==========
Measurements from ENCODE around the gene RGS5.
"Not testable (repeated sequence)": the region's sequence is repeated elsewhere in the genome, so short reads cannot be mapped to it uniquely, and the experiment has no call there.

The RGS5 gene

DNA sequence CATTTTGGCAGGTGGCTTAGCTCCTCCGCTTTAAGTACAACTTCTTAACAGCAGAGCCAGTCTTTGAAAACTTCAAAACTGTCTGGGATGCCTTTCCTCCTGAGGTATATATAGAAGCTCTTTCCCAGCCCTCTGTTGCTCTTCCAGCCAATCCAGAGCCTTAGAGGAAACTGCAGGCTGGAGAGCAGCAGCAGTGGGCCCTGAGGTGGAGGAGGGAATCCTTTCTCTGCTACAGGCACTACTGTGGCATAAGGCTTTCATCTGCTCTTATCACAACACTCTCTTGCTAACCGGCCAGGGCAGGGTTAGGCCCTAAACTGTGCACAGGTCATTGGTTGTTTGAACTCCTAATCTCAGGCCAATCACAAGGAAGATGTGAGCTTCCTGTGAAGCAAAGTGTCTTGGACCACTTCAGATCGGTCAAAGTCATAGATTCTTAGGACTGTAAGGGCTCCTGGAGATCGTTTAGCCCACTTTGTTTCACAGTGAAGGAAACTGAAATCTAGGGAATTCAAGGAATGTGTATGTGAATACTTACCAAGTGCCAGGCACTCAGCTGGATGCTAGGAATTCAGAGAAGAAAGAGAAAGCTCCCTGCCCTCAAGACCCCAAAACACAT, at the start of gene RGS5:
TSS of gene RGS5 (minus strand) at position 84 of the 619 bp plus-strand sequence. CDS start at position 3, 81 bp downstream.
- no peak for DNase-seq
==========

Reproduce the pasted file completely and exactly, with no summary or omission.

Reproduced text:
Measurements from ENCODE around the gene RGS5.
"Not testable (repeated sequence)": the region's sequence is repeated elsewhere in the genome, so short reads cannot be mapped to it uniquely, and the experiment has no call there.

The RGS5 gene

DNA sequence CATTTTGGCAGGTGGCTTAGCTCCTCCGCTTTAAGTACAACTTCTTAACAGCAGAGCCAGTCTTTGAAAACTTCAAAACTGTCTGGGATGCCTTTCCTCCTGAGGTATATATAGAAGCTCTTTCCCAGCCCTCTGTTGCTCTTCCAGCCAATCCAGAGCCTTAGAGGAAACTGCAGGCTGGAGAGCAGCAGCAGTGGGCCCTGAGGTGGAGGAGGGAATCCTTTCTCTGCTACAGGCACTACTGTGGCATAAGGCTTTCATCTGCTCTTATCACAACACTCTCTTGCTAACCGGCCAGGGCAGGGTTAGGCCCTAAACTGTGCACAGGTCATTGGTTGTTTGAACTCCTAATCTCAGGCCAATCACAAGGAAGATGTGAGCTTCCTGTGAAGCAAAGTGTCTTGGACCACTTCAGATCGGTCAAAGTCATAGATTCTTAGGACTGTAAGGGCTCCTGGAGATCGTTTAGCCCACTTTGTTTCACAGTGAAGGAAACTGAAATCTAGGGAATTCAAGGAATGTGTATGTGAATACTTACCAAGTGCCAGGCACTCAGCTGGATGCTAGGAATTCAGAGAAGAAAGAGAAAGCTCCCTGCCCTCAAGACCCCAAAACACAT, at the start of gene RGS5:
TSS of gene RGS5 (minus strand) at position 84 of the 619 bp plus-strand sequence. CDS start at position 3, 81 bp downstream.
- no peak for DNase-seq